Nestled in the Andean highlands, quiet Peruvian villages become teeming centers of dance, music, and merrymaking every year on July 16th that lasts for three days.
The festival offers a blend of religious devotion and Incan tradition, with regional dance troupes decked out in ornate costumes and vibrant masks. The dancers retell battle stories and the traditional folklore of the Inca, while the masks commemorate those used for protection when vanquished Incan peoples danced in rebellion against Spanish rule.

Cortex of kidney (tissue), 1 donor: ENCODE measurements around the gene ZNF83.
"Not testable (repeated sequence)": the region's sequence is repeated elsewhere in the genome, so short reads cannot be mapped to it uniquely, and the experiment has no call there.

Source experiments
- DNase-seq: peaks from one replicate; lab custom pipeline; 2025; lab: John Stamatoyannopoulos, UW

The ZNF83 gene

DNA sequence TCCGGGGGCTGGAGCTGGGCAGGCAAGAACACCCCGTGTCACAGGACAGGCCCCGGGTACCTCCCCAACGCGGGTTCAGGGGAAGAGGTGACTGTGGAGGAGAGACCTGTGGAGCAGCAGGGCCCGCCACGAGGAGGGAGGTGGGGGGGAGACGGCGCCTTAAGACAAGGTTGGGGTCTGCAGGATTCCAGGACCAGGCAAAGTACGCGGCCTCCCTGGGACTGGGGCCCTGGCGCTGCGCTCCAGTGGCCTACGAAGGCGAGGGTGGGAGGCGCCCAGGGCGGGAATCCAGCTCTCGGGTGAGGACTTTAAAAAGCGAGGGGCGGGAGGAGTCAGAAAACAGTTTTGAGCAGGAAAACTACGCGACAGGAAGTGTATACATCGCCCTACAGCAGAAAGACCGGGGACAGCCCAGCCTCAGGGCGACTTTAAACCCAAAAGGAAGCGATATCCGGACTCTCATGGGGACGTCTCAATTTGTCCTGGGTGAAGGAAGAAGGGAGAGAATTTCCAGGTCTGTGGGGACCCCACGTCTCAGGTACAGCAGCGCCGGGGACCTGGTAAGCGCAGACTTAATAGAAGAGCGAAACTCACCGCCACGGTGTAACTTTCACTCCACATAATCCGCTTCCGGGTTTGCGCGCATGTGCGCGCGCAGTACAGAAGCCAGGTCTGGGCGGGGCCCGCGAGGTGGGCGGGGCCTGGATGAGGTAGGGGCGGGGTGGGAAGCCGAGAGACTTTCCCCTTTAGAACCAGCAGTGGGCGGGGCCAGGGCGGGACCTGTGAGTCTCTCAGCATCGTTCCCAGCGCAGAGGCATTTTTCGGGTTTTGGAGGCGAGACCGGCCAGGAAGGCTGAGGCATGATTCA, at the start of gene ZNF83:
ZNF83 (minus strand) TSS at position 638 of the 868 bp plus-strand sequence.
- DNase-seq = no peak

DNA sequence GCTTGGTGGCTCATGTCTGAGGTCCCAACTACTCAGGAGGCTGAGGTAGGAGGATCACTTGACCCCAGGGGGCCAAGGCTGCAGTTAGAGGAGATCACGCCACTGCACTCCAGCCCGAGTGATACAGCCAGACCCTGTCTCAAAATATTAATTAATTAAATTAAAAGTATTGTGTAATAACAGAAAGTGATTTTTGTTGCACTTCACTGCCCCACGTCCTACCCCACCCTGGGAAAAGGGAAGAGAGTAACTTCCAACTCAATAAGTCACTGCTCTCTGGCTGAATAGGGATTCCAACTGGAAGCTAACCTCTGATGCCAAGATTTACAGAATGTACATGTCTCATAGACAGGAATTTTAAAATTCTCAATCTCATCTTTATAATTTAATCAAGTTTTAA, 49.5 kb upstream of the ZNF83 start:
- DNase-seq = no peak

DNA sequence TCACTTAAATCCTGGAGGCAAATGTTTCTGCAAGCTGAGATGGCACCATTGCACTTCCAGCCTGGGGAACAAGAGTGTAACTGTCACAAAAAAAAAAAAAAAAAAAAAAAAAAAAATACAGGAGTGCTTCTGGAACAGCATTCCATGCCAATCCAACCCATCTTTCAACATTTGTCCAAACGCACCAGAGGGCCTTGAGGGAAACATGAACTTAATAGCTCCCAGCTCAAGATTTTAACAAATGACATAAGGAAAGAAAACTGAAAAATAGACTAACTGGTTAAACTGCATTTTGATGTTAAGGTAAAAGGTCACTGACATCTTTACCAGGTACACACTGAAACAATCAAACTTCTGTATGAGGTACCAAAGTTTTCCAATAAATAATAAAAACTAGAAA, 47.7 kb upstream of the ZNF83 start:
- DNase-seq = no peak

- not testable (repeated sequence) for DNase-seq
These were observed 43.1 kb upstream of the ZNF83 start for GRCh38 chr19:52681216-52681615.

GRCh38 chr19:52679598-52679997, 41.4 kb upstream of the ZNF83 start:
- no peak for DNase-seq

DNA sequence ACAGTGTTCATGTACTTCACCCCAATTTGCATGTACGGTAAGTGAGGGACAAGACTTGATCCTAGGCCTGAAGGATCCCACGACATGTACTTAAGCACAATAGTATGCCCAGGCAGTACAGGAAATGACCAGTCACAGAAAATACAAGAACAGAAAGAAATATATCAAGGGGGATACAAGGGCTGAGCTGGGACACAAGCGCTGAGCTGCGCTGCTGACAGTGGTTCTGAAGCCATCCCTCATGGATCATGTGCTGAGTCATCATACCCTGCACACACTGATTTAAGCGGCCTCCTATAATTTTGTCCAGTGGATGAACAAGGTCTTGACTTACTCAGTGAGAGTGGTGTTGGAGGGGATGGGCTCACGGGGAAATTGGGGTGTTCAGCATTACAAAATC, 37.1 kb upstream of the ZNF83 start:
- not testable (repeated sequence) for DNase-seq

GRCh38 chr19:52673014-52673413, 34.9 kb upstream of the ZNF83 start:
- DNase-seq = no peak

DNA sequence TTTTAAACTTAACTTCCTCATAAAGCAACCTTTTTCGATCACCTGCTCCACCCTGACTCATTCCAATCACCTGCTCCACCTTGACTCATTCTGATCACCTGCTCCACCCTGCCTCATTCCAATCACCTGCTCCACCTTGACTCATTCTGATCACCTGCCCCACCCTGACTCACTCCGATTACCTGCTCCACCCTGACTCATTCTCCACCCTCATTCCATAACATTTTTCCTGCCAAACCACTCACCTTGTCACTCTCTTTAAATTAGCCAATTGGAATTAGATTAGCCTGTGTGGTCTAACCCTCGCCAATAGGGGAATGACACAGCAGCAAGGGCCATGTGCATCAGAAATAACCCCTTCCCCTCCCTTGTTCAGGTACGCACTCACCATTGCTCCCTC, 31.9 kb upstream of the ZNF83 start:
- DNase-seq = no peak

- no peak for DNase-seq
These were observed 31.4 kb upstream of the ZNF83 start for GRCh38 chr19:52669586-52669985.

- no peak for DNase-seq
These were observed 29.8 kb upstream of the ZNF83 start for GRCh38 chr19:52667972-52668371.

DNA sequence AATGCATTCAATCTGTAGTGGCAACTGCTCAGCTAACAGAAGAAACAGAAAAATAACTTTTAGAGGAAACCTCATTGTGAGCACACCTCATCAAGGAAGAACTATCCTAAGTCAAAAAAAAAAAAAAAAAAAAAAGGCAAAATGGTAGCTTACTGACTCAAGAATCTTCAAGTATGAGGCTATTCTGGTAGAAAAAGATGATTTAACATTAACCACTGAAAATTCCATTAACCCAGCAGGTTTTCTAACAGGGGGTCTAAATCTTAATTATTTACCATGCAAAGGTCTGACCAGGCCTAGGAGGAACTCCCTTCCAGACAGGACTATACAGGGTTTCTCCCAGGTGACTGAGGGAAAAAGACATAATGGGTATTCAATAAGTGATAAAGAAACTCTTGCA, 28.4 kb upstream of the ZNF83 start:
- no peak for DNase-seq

Each village has a unique way of celebrating their culture and honoring the Virgin, also known by her Quechua name, Mamacha Carmen, in a festival that dates back several hundred years. In fishing villages along the coast, the Virgin is honored as the protector of mariners and fisherman. In one, she can be seen as cargo on a boat wreathed with flowers and followed by a fleet of fishing vessels known as jábegas. Elsewhere, a Malagueñon tradition sends divers to the bottom of the sea to pay their respects to a submerged image of the Virgin. Another town celebrates with fireworks, rockets, and the billowing melodies of a brass band. The largest celebration takes place in Paucartambo.
Wherever you may find yourself should you visit Peru on the Virgin’s birthday, you’ll find a vibrant scene that is both religiously hallowed and culturally rich.